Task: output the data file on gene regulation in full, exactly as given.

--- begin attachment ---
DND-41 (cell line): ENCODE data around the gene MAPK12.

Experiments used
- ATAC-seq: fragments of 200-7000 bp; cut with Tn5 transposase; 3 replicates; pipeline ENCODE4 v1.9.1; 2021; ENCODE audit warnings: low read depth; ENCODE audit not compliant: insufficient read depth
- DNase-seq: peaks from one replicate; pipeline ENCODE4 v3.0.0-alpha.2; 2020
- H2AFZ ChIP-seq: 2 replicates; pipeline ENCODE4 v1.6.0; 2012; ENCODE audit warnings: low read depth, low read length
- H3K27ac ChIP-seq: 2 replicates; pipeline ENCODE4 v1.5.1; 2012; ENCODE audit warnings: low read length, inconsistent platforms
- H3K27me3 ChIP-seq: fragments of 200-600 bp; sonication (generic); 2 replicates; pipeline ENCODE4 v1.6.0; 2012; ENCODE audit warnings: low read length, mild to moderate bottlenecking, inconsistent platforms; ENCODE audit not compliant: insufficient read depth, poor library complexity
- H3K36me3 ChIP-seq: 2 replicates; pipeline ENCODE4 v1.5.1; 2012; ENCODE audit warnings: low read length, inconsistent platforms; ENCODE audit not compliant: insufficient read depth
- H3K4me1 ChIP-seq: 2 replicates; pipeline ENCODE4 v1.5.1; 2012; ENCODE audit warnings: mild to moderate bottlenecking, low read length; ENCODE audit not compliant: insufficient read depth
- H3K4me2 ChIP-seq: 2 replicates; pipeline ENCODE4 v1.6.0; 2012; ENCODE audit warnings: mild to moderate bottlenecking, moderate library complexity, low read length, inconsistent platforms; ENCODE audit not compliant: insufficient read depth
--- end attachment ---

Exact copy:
DND-41 (cell line): ENCODE data around the gene MAPK12.

Experiments used
- ATAC-seq: fragments of 200-7000 bp; cut with Tn5 transposase; 3 replicates; pipeline ENCODE4 v1.9.1; 2021; ENCODE audit warnings: low read depth; ENCODE audit not compliant: insufficient read depth
- DNase-seq: peaks from one replicate; pipeline ENCODE4 v3.0.0-alpha.2; 2020
- H2AFZ ChIP-seq: 2 replicates; pipeline ENCODE4 v1.6.0; 2012; ENCODE audit warnings: low read depth, low read length
- H3K27ac ChIP-seq: 2 replicates; pipeline ENCODE4 v1.5.1; 2012; ENCODE audit warnings: low read length, inconsistent platforms
- H3K27me3 ChIP-seq: fragments of 200-600 bp; sonication (generic); 2 replicates; pipeline ENCODE4 v1.6.0; 2012; ENCODE audit warnings: low read length, mild to moderate bottlenecking, inconsistent platforms; ENCODE audit not compliant: insufficient read depth, poor library complexity
- H3K36me3 ChIP-seq: 2 replicates; pipeline ENCODE4 v1.5.1; 2012; ENCODE audit warnings: low read length, inconsistent platforms; ENCODE audit not compliant: insufficient read depth
- H3K4me1 ChIP-seq: 2 replicates; pipeline ENCODE4 v1.5.1; 2012; ENCODE audit warnings: mild to moderate bottlenecking, low read length; ENCODE audit not compliant: insufficient read depth
- H3K4me2 ChIP-seq: 2 replicates; pipeline ENCODE4 v1.6.0; 2012; ENCODE audit warnings: mild to moderate bottlenecking, moderate library complexity, low read length, inconsistent platforms; ENCODE audit not compliant: insufficient read depth